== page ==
Williams, L. D., Aber, J. L., & SIZE Research Group. (2020). Using a multi-level framework to test empirical relationships among HIV/AIDS-related stigma, health service barriers, and HIV outcomes in South Africa. AIDS and Behavior, 24(1), 81-94.

Williams, L.D., Korobchuk, A., Smyrnov, P., Sazonova, Y., Nikolopoulos, G., Skaathun, B., Morgan, E., Schneider, J., Vasylyeva, T.I., Duong, Y.T., Chernyavska, S., Goncharov, V., Kotlik, L., & Friedman, S.R. (2019). Social network approaches to locating people recently infected with HIV in Odessa, Ukraine. Journal of the International AIDS Society, 22 (6), e25330.

Williams, L.D., Korobchuk, A., Pavlitina, E., Nikolopoulos, G., Schneider, J., Paraskevis, D. … & Friedman, S.R. (2019). Experiences of stigma and support reported by participants in a network intervention to reduce HIV transmission in Athens, Greece; Odessa, Ukraine; and Chicago, Illinois. AIDS and Behavior, 23(5), 1210-1224.

Williams, L. D. & Aber, J. L., & SIZE Research Group. (2019). The multi-level relationships of HIV-related stigma to child and caregiver mental health among HIV-affected households in South Africa. American Journal of Community Psychology, 63(1-2), 3-16.

Williams, L.D., Kostaki, E.G., Pavlitina, E., Paraskevis, D., Hatzakis, A., Schneider, J., … Nikolopoulos, G. & Friedman, S.R. (2018). Pockets of HIV non-infection within highly-infected risk networks in Athens, Greece. Frontiers in Microbiology, 9, 1825.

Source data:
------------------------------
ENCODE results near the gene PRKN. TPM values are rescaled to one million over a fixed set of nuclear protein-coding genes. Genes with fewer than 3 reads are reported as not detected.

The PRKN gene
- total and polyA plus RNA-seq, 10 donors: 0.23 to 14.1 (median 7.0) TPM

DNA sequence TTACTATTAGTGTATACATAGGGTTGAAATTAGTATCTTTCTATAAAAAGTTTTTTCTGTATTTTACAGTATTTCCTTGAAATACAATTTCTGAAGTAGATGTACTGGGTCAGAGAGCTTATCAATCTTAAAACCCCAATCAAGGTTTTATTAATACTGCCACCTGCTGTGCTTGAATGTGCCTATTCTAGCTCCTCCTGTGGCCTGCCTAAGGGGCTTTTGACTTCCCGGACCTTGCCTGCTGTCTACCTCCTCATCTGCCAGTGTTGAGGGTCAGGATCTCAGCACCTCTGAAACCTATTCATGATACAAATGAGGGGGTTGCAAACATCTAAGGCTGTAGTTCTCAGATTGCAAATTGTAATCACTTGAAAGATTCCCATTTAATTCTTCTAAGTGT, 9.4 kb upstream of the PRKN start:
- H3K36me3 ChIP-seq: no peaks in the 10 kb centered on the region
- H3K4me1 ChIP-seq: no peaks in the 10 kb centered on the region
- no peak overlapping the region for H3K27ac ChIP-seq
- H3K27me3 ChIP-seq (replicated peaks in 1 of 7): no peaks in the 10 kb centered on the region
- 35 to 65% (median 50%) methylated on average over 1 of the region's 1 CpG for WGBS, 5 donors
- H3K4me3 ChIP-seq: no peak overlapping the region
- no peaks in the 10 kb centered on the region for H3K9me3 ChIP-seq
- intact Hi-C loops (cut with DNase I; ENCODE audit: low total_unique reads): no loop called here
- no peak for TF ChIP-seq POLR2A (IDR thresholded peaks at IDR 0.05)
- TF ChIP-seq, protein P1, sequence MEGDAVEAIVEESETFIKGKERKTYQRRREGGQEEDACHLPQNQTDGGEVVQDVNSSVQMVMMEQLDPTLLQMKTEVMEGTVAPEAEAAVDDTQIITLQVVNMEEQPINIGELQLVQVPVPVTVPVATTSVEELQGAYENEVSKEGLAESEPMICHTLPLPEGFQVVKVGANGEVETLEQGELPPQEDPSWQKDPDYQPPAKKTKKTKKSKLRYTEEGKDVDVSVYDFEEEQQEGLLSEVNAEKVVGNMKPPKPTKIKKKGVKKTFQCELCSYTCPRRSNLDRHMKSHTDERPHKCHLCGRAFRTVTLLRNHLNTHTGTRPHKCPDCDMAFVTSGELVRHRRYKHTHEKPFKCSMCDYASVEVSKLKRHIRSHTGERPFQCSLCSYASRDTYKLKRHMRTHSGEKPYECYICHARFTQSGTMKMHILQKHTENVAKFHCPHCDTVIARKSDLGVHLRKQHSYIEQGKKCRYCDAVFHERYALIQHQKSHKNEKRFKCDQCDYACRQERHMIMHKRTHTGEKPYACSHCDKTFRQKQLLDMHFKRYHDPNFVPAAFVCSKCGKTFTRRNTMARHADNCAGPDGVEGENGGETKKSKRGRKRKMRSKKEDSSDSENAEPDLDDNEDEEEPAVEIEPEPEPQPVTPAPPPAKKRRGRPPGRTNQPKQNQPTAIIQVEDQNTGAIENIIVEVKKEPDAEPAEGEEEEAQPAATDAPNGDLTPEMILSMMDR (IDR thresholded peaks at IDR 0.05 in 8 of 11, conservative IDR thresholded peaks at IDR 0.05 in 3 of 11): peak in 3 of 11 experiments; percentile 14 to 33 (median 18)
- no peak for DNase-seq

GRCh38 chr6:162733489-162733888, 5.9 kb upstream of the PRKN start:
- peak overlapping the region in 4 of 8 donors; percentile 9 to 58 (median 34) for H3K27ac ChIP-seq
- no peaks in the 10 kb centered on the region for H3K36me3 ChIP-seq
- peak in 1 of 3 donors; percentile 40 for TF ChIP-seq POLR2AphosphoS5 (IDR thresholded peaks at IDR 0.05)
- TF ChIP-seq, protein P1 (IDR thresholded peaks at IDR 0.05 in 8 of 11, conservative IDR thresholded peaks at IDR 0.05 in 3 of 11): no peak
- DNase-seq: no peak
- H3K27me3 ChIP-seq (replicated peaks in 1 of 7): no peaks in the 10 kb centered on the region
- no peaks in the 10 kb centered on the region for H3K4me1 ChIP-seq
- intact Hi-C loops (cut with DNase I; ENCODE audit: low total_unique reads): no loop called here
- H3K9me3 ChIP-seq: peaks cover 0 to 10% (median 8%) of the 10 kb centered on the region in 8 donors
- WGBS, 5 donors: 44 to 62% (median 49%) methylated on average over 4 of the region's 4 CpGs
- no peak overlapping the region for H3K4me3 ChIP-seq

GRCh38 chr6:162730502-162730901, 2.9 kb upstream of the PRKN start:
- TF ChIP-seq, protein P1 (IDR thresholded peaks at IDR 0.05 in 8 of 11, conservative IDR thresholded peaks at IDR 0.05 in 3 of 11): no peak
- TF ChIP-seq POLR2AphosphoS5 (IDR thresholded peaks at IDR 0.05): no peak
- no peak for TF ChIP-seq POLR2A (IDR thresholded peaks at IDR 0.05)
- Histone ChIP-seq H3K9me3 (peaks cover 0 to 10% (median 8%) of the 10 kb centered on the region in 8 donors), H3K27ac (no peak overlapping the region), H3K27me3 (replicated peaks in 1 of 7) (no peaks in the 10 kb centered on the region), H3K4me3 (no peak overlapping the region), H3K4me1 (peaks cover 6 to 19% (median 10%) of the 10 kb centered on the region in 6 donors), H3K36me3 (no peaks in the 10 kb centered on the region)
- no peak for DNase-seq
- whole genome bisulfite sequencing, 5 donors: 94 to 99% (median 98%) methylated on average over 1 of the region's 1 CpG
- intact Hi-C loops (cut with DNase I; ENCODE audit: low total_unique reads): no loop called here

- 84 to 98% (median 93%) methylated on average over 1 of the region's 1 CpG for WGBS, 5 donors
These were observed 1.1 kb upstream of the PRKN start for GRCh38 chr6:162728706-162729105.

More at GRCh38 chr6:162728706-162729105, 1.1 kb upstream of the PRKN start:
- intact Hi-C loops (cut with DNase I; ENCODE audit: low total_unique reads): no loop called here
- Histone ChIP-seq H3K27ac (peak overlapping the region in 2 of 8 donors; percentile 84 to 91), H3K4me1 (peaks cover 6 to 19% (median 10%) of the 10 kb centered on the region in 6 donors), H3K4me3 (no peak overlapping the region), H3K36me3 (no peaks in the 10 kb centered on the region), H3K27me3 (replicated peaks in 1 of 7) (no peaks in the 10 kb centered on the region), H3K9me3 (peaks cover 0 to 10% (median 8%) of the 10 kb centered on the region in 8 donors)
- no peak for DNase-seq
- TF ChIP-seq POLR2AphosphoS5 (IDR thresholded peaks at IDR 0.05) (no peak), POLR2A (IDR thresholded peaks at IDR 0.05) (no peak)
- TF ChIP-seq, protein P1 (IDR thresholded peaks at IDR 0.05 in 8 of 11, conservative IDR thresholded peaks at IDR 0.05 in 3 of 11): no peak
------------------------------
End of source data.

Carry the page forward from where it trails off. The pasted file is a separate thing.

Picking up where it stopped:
Vasylyeva, T. I., Zarebski, A., Smyrnov, P., Williams, L. D., Korobchuk, A., Liulchuk, M., … & Skaathun, B. (2020). Phylodynamics helps to evaluate the impact of an HIV prevention intervention. Viruses12(4), 469.


Ph.D. in Psychology and Social Intervention with a concentration in Quantitative Methodology (2014)
New York University, New York, NY

B.A. in Psychology with minor in Women's Studies (2007)
B.A. in African American and African Studies with minor in Dance (2007)
The Ohio State University, Columbus, OH

Research Currently in Progress

TRIPLE-SA: An Expanded Social Network Approach to Locating People who Use Drugs and Recently Infected and/or Undiagnosed Positive Cases for HIV Testing in South Africa, During the COVID-19 Pandemic
University of Illinois at Chicago School of Public Health
Chicago, IL
P.I. Leslie D. Williams, Ph.D.
Principal Investigator, May 2020 to present
This project will conduct a randomized trial of two versions of a social network-based intervention that will circumvent stigma-related barriers to increase HIV testing and care linkage among Black men, people who use drugs, and people with recent HIV infection in socioeconomically disadvantaged settings in South Africa. It will also collect data from participants on COVID-19 experiences, exposure (i.e., antibody testing), prevention, service/care access, testing access, and stigma.


Developing a Public Health Measure of Built Environment to Assess Risk of Nonmedical Opioid Use and Related Mortality in Urban and Non-Urban Areas in NJ
University of Illinois at Chicago School of Public Health
Chicago, IL
P.I. Barbara Tempalski, Ph.D.
Co-Investigator, May 2020 to present
This project will use secondary data on municipality-level characteristics to develop and validate a geographic information system-integrated built environment measure of opioid overdose for use in rural, suburban, and urban settings. This project integrates secondary data on NJ municipalities from over 40 sources. It expands conceptualization of the built environment to newly include features of non-urban settings, and social features of settings.